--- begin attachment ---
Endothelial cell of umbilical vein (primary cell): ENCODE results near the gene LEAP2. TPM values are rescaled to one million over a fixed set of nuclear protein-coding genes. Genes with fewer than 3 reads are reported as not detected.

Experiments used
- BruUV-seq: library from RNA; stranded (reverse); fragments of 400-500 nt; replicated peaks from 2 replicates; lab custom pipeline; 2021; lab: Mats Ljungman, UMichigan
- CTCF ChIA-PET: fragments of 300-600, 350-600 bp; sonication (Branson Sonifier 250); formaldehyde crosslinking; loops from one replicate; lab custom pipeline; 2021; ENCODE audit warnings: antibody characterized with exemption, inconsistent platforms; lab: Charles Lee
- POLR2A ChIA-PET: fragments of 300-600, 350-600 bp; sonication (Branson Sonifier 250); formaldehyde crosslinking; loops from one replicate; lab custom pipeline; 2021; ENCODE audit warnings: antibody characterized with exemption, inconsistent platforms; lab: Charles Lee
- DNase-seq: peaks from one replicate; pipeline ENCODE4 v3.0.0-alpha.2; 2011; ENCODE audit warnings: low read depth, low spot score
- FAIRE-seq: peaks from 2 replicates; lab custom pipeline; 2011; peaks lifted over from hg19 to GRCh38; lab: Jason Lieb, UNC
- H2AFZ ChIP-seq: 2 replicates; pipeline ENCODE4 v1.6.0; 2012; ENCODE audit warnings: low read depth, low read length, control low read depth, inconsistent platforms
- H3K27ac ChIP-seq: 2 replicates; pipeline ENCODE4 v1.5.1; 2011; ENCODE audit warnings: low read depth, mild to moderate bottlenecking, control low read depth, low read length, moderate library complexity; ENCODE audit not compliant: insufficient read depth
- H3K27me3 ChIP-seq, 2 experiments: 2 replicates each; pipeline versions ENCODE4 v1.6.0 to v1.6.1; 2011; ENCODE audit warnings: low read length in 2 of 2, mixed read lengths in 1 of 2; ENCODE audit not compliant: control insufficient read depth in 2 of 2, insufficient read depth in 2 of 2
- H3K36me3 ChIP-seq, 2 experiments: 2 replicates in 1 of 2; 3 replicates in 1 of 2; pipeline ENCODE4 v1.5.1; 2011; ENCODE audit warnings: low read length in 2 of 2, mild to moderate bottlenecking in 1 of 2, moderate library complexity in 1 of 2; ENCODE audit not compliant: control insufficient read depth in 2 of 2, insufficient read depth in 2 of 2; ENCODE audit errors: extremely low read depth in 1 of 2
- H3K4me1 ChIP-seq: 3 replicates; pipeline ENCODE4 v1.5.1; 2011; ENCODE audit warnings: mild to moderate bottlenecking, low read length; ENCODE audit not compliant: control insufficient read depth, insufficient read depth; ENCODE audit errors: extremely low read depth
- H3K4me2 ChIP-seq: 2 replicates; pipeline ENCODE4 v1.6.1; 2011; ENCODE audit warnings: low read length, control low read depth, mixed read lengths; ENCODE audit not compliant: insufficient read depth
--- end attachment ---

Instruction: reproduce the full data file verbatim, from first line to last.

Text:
Endothelial cell of umbilical vein (primary cell): ENCODE results near the gene LEAP2. TPM values are rescaled to one million over a fixed set of nuclear protein-coding genes. Genes with fewer than 3 reads are reported as not detected.

Experiments used
- BruUV-seq: library from RNA; stranded (reverse); fragments of 400-500 nt; replicated peaks from 2 replicates; lab custom pipeline; 2021; lab: Mats Ljungman, UMichigan
- CTCF ChIA-PET: fragments of 300-600, 350-600 bp; sonication (Branson Sonifier 250); formaldehyde crosslinking; loops from one replicate; lab custom pipeline; 2021; ENCODE audit warnings: antibody characterized with exemption, inconsistent platforms; lab: Charles Lee
- POLR2A ChIA-PET: fragments of 300-600, 350-600 bp; sonication (Branson Sonifier 250); formaldehyde crosslinking; loops from one replicate; lab custom pipeline; 2021; ENCODE audit warnings: antibody characterized with exemption, inconsistent platforms; lab: Charles Lee
- DNase-seq: peaks from one replicate; pipeline ENCODE4 v3.0.0-alpha.2; 2011; ENCODE audit warnings: low read depth, low spot score
- FAIRE-seq: peaks from 2 replicates; lab custom pipeline; 2011; peaks lifted over from hg19 to GRCh38; lab: Jason Lieb, UNC
- H2AFZ ChIP-seq: 2 replicates; pipeline ENCODE4 v1.6.0; 2012; ENCODE audit warnings: low read depth, low read length, control low read depth, inconsistent platforms
- H3K27ac ChIP-seq: 2 replicates; pipeline ENCODE4 v1.5.1; 2011; ENCODE audit warnings: low read depth, mild to moderate bottlenecking, control low read depth, low read length, moderate library complexity; ENCODE audit not compliant: insufficient read depth
- H3K27me3 ChIP-seq, 2 experiments: 2 replicates each; pipeline versions ENCODE4 v1.6.0 to v1.6.1; 2011; ENCODE audit warnings: low read length in 2 of 2, mixed read lengths in 1 of 2; ENCODE audit not compliant: control insufficient read depth in 2 of 2, insufficient read depth in 2 of 2
- H3K36me3 ChIP-seq, 2 experiments: 2 replicates in 1 of 2; 3 replicates in 1 of 2; pipeline ENCODE4 v1.5.1; 2011; ENCODE audit warnings: low read length in 2 of 2, mild to moderate bottlenecking in 1 of 2, moderate library complexity in 1 of 2; ENCODE audit not compliant: control insufficient read depth in 2 of 2, insufficient read depth in 2 of 2; ENCODE audit errors: extremely low read depth in 1 of 2
- H3K4me1 ChIP-seq: 3 replicates; pipeline ENCODE4 v1.5.1; 2011; ENCODE audit warnings: mild to moderate bottlenecking, low read length; ENCODE audit not compliant: control insufficient read depth, insufficient read depth; ENCODE audit errors: extremely low read depth
- H3K4me2 ChIP-seq: 2 replicates; pipeline ENCODE4 v1.6.1; 2011; ENCODE audit warnings: low read length, control low read depth, mixed read lengths; ENCODE audit not compliant: insufficient read depth